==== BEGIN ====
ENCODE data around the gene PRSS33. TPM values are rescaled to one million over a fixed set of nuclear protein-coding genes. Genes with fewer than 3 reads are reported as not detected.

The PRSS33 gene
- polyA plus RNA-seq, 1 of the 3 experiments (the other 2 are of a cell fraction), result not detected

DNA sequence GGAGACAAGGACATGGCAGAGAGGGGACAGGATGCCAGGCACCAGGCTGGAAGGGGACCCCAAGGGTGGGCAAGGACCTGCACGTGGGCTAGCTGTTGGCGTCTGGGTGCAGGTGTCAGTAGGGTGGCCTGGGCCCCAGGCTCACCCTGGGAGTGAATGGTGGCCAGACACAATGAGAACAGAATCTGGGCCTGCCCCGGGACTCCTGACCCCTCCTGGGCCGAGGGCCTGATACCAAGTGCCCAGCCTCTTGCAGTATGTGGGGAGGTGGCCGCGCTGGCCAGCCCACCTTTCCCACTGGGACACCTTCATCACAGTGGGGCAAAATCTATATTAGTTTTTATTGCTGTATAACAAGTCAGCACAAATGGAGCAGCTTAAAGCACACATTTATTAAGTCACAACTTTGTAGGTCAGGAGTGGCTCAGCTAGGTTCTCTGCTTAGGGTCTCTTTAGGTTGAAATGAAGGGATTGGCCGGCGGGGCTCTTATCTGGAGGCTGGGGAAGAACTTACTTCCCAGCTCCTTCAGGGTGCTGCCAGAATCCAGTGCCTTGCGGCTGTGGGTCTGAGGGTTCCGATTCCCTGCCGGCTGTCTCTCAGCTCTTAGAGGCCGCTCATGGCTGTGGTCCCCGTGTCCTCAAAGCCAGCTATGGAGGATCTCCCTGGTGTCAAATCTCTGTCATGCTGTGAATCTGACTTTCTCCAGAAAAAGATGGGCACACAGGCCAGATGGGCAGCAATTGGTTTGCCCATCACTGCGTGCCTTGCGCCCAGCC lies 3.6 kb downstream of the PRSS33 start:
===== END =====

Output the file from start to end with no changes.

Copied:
ENCODE data around the gene PRSS33. TPM values are rescaled to one million over a fixed set of nuclear protein-coding genes. Genes with fewer than 3 reads are reported as not detected.

The PRSS33 gene
- polyA plus RNA-seq, 1 of the 3 experiments (the other 2 are of a cell fraction), result not detected

DNA sequence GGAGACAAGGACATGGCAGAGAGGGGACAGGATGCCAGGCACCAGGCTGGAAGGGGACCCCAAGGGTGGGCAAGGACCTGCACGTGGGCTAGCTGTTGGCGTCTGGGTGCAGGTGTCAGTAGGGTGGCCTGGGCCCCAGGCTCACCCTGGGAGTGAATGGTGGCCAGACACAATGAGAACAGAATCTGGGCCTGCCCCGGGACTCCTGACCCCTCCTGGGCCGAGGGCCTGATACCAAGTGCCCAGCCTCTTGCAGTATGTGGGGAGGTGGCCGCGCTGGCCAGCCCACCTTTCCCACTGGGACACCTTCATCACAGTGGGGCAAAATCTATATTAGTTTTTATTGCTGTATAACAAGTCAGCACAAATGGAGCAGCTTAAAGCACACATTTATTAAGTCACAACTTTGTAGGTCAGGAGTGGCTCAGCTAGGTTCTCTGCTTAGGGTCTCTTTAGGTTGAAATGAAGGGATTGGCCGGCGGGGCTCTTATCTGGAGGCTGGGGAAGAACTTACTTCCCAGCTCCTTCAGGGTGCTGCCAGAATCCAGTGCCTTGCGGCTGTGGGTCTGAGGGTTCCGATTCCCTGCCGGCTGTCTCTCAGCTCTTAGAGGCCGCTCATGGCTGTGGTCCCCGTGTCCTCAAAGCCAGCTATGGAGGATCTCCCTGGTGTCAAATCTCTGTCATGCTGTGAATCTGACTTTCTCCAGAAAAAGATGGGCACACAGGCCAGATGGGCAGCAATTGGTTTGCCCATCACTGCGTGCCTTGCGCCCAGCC lies 3.6 kb downstream of the PRSS33 start: